Today is Lesbian Visibility Day and as I’ve been rewatching Grey’s Anatomy (what a surprise), I want to take a look back at my favorite WLW couple on television.
I remember watching Grey’s with my mom in junior high school. More specifically, I remember talking to my friend in home room in 8th grade and my teacher hopped in the conversation with a hearty “Your mother lets you watch Grey’s Anatomy!?” No one was talking to you Ms. Jackson, please mind your own business.
Anyway, I remember thinking the show was unlike anything I’d ever seen, mostly because I was like 12 years old and was watching stuff like Kim Possible and Spongebob, so what did I know. I remember the scene from the season 2 finale of Grey’s where Callie is upset because she told George she loves him and he didn’t say it back. They fight in the hallway and George tells her “give me time to mean it.” At age 12, this was revolutionary for me. Based on every grown-up movie and TV show I’d seen since then, I assumed when someone said they loved their partner, it was just expected for the other to say it back. This was the first time I’d seen that exact plot line not followed; I wasn’t even aware that you could fall in love at different times.
Now, you’re probably wondering why I’m talking about Callie and George for Lesbian Visibility Day. And if you’ve never watched Grey’s, you’re probably even more confused. Don’t worry, this all has a point.
The show has been on since the dawn of time, and it’s come into my life at multiple influential times. The first I can remember was the aforementioned prom scene between Callie and George, and another was a few summers ago when my mom, sister, and I decided to start Grey’s from the beginning, because why not.
Rewatching the show was fun because there were lots of episodes I remembered from when I was a kid, or the last few minutes of an episode that I’d catch when my college friends and I would have Scandal watch parties and turn the station on a few minutes early. Eventually we got to episodes that I’d never seen and it felt like a completely new show. The melodrama, the ridiculous plots, the absurd characters. It’s everything I crave, a truly perfect and chaotic dumpster fire of a television show.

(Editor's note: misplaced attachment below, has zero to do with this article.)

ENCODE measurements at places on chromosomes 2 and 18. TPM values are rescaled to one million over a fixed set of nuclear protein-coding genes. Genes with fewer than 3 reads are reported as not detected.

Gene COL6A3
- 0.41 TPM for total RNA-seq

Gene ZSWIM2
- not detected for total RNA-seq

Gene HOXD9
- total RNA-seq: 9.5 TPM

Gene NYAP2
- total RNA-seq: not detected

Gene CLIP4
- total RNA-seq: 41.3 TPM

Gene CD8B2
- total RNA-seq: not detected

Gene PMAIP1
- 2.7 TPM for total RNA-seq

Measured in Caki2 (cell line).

By the time we got to season 6, George was dead (hit by a bus) and Callie was divorced and dating women. A lot had happened to these surgeons in 6 years, including a bomb exploding at their workplace and Meredith Grey, the titular character, dying, hanging out with some ghosts, and coming back. But season 6 will always hold a special place in my heart for many reasons, but mostly for the development and expansion of my all-time favorite queer lady couple, Callie and Arizona.
Gay, bi, straight–Grey’s Anatomy does not discriminate when it comes to the trauma it puts its couples through. Callie and Arizona’s relationship was fantastic before Shonda Rhimes decided to personally victimize me and destroy them. But when they were good, they were good. It was my first time seeing a queer woman couple on TV, and at the time I was still trying to figure out my own sexuality. It felt good to see them episode after episode, whether they were at the forefront breaking new ground in medicine or in the background bickering about something stupid.
Every episode I would get excited to see what new things developed in their relationship. Arizona encouraged Callie to hear her dad out after she came out to him. Callie supported Arizona through a rough surgery with her favorite patient. They argued about what color they should paint their apartment. They fought about having kids. They broke up. They got back together. They got married. They had a daughter. They fought some more. They got together some more.